About this book
This volume has been written specifically for the practising clinician. All aspects of clinical transplantation have expanded enormously in recent years, but many of the doctors involved have received little or no tuition in immunology as medical students. The various chapters, written by physicians, surgeons, pathologists and immunologists present many of the currently important issues in transplantation and demonstrate that a basic undertaking of immunology is now essential in many areas of clinical practice. Perhaps this book will not only produce an increasing awareness of immunological technique but also and, more importantly, stimulate an abiding interest in this clinically relevant topic. Graeme R. Catto Aberdeen Royal Infirmary vii Series Editor's Note The modern clinician is expected to be the fount of all wisdom concerning conventional diagnosis and management relevant to his sphere of practice. In addition, he or she has the daunting task of comprehending and keeping pace with advances in basic science relevant to the pathogenesis of disease and ways in which these processes can be regulated or prevented. Immunology has grown from the era of antitoxins and serum sickness to a state where the study of many diverse cells and molecules has become integrated into a coherent scientific discipline with major implications for many common and crippling diseases prevalent throughout the world.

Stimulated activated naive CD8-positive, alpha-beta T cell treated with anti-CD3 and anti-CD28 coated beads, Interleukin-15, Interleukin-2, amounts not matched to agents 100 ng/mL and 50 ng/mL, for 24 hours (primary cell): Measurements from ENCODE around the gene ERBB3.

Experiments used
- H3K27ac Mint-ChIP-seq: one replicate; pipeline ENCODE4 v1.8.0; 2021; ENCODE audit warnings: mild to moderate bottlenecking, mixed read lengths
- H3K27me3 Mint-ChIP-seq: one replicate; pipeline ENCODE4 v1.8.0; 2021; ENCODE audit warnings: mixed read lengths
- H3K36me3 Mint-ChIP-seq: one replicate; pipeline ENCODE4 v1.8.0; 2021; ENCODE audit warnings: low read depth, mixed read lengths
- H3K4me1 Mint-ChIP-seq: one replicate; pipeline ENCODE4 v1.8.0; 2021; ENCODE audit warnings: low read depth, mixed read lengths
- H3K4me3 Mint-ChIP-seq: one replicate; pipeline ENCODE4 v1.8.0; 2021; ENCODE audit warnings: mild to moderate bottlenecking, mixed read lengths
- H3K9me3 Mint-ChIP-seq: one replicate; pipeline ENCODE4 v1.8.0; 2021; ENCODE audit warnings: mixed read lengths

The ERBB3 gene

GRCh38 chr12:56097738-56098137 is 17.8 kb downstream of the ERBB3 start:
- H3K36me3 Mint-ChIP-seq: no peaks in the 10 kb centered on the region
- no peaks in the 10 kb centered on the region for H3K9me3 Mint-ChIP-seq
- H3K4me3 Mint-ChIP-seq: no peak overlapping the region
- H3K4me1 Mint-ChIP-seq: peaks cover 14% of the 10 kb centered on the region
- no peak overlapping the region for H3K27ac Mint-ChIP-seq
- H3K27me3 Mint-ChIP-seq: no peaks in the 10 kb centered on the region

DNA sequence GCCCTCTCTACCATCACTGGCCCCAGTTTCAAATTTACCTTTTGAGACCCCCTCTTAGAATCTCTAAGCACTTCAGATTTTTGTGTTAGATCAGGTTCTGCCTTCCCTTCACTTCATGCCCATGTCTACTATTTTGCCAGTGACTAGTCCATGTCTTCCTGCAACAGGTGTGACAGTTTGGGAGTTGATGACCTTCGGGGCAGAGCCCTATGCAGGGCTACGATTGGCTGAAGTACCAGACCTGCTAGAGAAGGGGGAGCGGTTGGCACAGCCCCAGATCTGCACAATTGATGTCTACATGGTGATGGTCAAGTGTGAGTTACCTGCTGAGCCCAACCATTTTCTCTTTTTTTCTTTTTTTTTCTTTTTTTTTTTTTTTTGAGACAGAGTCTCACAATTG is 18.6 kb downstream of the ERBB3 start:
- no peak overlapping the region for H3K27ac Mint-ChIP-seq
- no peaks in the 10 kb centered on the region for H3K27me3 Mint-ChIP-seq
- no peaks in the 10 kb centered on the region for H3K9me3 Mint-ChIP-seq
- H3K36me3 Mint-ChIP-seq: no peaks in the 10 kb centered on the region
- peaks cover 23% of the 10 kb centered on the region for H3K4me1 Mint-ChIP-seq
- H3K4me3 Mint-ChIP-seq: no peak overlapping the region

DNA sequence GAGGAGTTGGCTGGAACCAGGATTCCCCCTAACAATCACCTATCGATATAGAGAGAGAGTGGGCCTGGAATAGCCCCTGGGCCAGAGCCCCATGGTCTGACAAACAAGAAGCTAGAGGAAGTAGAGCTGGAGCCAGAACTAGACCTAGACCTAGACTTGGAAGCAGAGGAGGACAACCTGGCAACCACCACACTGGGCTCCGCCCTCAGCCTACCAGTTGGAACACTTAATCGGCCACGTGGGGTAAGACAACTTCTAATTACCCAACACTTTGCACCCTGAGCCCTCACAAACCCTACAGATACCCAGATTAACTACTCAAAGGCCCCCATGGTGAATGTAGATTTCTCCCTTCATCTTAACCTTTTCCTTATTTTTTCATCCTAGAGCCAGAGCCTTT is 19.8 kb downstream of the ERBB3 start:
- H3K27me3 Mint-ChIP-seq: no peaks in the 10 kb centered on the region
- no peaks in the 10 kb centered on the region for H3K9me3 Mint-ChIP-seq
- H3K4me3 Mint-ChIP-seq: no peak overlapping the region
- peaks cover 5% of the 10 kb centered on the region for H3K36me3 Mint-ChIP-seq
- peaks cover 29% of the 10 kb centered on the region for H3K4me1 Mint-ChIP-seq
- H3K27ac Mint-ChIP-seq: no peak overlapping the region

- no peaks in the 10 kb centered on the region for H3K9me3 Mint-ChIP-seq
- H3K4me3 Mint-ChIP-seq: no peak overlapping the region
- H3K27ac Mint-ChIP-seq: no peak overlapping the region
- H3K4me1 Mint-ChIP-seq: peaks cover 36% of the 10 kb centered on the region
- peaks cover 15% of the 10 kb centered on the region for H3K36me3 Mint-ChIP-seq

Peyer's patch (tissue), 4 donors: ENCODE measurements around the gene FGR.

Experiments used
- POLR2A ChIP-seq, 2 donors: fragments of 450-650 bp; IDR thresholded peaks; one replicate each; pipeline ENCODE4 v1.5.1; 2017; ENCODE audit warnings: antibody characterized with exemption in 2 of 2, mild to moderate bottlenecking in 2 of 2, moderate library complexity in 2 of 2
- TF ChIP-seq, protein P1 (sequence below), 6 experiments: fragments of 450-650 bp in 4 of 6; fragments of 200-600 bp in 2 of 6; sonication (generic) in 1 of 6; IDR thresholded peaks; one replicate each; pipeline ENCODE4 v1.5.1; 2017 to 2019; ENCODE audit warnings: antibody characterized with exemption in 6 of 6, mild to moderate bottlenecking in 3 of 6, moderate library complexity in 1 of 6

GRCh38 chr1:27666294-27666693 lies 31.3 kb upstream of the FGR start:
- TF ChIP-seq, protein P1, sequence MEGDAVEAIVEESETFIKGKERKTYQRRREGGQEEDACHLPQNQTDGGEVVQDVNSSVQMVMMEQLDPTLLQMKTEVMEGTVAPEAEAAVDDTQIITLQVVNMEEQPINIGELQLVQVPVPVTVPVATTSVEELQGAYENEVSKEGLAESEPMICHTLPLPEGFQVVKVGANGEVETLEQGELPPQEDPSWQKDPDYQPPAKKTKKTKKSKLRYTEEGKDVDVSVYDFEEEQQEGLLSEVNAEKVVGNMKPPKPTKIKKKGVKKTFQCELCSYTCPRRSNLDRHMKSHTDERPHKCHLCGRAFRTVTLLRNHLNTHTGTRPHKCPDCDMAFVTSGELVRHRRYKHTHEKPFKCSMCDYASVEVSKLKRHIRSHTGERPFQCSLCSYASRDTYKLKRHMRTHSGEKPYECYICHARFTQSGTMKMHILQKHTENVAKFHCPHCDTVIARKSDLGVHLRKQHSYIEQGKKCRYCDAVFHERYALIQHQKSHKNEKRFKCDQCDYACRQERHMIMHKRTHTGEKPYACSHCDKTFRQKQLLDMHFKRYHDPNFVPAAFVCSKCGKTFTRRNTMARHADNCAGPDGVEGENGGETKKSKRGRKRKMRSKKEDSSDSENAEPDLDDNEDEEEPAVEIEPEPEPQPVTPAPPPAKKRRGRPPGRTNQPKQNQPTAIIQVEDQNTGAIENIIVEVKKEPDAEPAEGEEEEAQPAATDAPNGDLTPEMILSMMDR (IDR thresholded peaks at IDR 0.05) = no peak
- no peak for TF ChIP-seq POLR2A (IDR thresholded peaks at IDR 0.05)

blood immune response organ transplantation transplantation